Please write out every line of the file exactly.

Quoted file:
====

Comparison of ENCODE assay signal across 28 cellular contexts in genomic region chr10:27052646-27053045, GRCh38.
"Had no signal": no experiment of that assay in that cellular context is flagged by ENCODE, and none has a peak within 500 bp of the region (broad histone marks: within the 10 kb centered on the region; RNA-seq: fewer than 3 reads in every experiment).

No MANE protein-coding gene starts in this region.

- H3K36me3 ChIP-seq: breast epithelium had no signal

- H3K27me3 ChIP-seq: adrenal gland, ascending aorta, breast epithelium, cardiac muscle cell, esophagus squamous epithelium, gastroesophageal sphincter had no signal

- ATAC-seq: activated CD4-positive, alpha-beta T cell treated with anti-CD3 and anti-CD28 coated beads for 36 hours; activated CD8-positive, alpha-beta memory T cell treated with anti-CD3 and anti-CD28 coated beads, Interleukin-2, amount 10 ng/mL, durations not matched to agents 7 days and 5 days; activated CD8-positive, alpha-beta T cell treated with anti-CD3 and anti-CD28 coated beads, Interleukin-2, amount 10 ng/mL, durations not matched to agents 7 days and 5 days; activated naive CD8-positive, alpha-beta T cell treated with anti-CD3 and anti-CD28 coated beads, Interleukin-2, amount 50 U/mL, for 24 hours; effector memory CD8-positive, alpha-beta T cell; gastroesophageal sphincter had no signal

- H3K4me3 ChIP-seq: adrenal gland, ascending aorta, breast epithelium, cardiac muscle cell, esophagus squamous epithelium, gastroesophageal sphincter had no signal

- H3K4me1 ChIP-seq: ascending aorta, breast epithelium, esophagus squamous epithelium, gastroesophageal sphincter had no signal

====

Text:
Comparison of ENCODE assay signal across 28 cellular contexts in genomic region chr10:27052646-27053045, GRCh38.
"Had no signal": no experiment of that assay in that cellular context is flagged by ENCODE, and none has a peak within 500 bp of the region (broad histone marks: within the 10 kb centered on the region; RNA-seq: fewer than 3 reads in every experiment).

No MANE protein-coding gene starts in this region.

- H3K36me3 ChIP-seq: breast epithelium had no signal

- H3K27me3 ChIP-seq: adrenal gland, ascending aorta, breast epithelium, cardiac muscle cell, esophagus squamous epithelium, gastroesophageal sphincter had no signal

- ATAC-seq: activated CD4-positive, alpha-beta T cell treated with anti-CD3 and anti-CD28 coated beads for 36 hours; activated CD8-positive, alpha-beta memory T cell treated with anti-CD3 and anti-CD28 coated beads, Interleukin-2, amount 10 ng/mL, durations not matched to agents 7 days and 5 days; activated CD8-positive, alpha-beta T cell treated with anti-CD3 and anti-CD28 coated beads, Interleukin-2, amount 10 ng/mL, durations not matched to agents 7 days and 5 days; activated naive CD8-positive, alpha-beta T cell treated with anti-CD3 and anti-CD28 coated beads, Interleukin-2, amount 50 U/mL, for 24 hours; effector memory CD8-positive, alpha-beta T cell; gastroesophageal sphincter had no signal

- H3K4me3 ChIP-seq: adrenal gland, ascending aorta, breast epithelium, cardiac muscle cell, esophagus squamous epithelium, gastroesophageal sphincter had no signal

- H3K4me1 ChIP-seq: ascending aorta, breast epithelium, esophagus squamous epithelium, gastroesophageal sphincter had no signal